He trivializes literature itself, both in his rhetoric and in his valuations of his stable of enjoyable but hardly first-string novelists. At one point he refers to the much-admired Stabenow character Kate Shugak, a young Alaskan native with a lot of chutzpah, as the best of her kind "since Al Capp's Mammy Yokum" [p. 215]; the comparison is as apt — and pointless, and glib — as one to Pam Greer or "The Bride" (Kill Bill). He carries on repeatedly about James Doss' "mysticism" and at length about Robert Westbrook's "mythology," by which last he means that one of the books begins on a mountain — Taos Ski slope, where the murder victim was boffing a ski instructor, thus somehow related in Browne's mind to "Mt. Olympus" [p. 198]. He spends half-dozen pages explaining how a truly not-memorable favorite novel of his — Jake Page's A Certain Malice — measures up impressively to Moby Dick. I like Jake Page, and I like his books, but he's no Herman Melville; heck, he's no James Lee Burke, Dennis Lehane, or Carol O'Connell. He's not even Tony Hillerman. Is that my wrong-headedness? Does it matter that Mr. Page, a sensible adult, would probably agree with me? It is not a matter of different tastes. Browne's preferences are founded on misinformation about Indians, among other things, and poor absorption of his own selected texts, as much as they are on bad taste.
It is clear almost immediately that Browne has no expertise with regard to Indian life or history, aside from having read Bury My Heart at Wounded Knee (and who hasn't?). Nor does he seem to have attempted to gain any, by reading, say, actual American Indian authors or scholars. And yet he has the temerity to propose that hacks like the Thurlos are "doing a great service" by "achieving a different and significant status for Indians." I can hear my moderate, educated American Indian friends murmuring, "With friends like these, who needs Gale Norton?" Some of Browne's writers are "doing service" (Coel, Hillerman, Perry), but the Thurlos are not among them. Not that Browne would know, one way or the other.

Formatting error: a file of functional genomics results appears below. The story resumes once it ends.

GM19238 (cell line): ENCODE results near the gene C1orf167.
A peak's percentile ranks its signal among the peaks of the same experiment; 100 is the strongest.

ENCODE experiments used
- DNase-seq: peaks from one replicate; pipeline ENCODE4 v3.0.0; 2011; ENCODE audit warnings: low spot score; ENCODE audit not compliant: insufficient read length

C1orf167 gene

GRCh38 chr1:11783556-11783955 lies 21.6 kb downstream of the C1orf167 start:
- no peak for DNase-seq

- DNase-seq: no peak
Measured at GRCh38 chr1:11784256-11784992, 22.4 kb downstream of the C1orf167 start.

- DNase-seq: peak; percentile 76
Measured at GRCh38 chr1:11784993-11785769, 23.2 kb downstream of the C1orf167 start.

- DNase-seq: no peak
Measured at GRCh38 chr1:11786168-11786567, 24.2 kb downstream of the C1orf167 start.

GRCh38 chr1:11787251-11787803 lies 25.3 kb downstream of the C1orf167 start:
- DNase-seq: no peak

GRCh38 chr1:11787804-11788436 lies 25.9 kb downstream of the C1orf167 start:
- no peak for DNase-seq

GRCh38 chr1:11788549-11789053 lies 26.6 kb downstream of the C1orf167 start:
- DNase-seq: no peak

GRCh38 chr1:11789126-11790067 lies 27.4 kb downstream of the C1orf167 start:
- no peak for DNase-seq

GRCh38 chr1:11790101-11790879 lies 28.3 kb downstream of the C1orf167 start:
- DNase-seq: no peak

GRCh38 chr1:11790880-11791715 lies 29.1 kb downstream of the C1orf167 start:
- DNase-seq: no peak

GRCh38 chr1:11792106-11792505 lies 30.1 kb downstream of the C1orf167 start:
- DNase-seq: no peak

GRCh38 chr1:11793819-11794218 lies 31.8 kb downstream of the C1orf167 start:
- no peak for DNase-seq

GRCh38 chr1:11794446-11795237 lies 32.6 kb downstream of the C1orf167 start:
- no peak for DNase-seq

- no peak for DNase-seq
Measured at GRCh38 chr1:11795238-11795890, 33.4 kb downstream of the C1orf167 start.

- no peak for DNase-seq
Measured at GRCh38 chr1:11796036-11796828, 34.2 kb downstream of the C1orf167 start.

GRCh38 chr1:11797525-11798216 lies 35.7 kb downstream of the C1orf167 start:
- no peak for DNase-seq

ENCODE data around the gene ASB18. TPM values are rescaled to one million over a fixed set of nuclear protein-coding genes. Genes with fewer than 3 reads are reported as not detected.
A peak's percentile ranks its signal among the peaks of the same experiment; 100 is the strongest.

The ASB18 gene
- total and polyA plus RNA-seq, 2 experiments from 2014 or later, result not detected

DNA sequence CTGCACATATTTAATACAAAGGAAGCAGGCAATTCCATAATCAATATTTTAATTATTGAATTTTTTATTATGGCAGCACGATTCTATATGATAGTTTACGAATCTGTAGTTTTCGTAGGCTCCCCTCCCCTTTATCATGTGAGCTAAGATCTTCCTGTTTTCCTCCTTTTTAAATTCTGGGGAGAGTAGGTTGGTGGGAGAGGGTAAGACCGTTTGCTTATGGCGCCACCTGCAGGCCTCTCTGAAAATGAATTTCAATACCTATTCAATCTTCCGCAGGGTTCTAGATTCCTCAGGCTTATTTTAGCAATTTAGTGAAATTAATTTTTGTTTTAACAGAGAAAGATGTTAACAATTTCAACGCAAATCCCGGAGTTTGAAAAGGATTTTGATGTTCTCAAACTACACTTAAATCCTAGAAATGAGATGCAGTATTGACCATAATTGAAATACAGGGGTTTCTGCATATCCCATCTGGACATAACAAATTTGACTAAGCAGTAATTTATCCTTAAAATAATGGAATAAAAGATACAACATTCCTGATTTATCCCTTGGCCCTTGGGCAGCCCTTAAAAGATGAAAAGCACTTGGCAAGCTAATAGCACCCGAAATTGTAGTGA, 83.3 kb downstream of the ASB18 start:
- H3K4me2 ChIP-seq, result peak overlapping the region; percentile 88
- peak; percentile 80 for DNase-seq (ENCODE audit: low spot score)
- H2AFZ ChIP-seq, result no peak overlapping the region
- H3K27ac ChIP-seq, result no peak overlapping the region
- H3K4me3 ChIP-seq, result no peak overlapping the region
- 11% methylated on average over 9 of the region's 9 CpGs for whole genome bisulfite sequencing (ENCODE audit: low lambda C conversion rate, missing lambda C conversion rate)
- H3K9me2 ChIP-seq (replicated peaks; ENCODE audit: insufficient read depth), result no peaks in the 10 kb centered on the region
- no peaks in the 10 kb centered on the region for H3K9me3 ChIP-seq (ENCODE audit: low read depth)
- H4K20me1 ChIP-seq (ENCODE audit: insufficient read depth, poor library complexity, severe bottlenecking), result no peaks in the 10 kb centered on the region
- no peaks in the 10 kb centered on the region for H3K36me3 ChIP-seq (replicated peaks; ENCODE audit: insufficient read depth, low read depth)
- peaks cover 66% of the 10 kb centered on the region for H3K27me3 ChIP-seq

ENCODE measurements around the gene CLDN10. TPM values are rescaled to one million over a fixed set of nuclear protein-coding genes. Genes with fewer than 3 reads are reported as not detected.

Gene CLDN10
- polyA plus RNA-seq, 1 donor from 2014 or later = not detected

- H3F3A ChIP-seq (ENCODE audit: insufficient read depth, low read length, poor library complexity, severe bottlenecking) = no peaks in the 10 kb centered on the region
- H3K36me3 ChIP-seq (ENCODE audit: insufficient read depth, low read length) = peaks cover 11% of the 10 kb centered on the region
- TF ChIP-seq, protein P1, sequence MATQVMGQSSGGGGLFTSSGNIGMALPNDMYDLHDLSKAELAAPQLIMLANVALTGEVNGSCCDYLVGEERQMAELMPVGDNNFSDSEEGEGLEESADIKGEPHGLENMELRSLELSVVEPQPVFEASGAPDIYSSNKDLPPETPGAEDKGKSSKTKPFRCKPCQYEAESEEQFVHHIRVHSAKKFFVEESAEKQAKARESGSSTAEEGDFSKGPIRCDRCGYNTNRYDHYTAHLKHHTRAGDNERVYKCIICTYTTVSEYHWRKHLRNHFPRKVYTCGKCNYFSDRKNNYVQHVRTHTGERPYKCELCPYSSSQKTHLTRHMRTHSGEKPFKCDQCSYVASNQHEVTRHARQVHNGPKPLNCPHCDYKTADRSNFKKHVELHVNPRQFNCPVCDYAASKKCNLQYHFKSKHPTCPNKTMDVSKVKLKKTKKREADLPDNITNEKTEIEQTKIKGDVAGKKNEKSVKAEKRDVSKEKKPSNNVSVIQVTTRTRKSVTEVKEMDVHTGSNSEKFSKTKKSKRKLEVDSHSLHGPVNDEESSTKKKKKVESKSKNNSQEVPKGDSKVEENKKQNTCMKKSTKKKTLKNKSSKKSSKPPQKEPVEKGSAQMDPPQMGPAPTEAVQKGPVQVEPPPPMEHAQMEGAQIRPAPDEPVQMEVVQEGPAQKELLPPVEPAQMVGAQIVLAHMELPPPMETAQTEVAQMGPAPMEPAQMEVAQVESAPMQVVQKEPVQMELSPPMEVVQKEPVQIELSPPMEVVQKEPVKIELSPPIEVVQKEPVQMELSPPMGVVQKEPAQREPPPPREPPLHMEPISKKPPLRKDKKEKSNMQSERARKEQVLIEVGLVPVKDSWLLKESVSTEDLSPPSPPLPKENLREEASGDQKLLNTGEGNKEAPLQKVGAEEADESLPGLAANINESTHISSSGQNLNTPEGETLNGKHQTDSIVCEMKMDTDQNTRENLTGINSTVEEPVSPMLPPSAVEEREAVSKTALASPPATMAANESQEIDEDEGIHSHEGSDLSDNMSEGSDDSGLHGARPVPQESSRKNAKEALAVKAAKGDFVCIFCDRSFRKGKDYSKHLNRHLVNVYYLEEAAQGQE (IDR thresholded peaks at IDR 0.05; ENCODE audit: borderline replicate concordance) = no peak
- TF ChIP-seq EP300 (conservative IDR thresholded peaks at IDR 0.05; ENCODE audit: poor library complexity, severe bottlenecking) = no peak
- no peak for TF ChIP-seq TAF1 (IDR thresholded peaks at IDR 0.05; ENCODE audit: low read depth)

Browne's commentaries are riddled with inaccuracies about the Indians themselves. In his discussion of Jake Page's The Knotted String, he mentions that a movie is being made about the Pueblo Revolt, which he identifies as "a hundred years ago," which would be around 1890 or so. It was in 1680, a hundred years before the American Revolution. Three hundred years ago, plus a bit. He has James Doss doing research [p. 50] at the Ute's Uintah Reservation "in central Wyoming" (a bit distant from its real location in Utah) which he adds nonsensically is "the home of the Arapaho Indians about whom Doss's friend Margaret Coel writes" [i.e., the Wind River Reservation near Lander, Wyoming, which is indeed Coel's locale, but sorry, no Utes]. Having spent three pages discussing the Thurlo's novel about "the Tewa Indians" (Browne and perhaps even the Thurlos seem to be unaware that "Tewa" is a language, not a tribe, spoken at some of the Rio Grande pueblos), Browne moves on to the Ella Clah novels, "essentially about the same people, the Navajo of New Mexico" [p. 169] (and, incidentally, thus drags the Navajo Rez a couple hundred miles east). Similarly, he says of Dance Hall of the Dead that Tony Hillerman is "unusually passionate here in his study of Navajo lore" [p. 80]. Whatever that means, it can't help but remind one that the book is about the Zuni, and that the Navajos, namely policeman Joe Leaphorn, are peripheral to the "lore."
Browne's endorsements of his authors' ethnic credibility are, in a word, meaningless gibberish and pontification. He wouldn't know an Indian if it left treadmarks on his back. His favored authors — Doss, Robert Westbrook, the Thurlos — are utter, shameless hacks who deal in half-baked New Age romanticism, superficial clichés, and "When you've seen one, you've seen them all" ethnology. Browne is fine with that, though. At one point, he illustrates a point he's trying to make about Alaskan author John Straley's The Woman Who Married a Bear by summarizing a Hopi (Arizona) folk tale. Hey, they're both Indian, and both states start with 'A.' Never mind that he might have found something a bit more germane in the ethnology of the Pacific Coast tribes or even, say, Alaska, where the bears are bigger.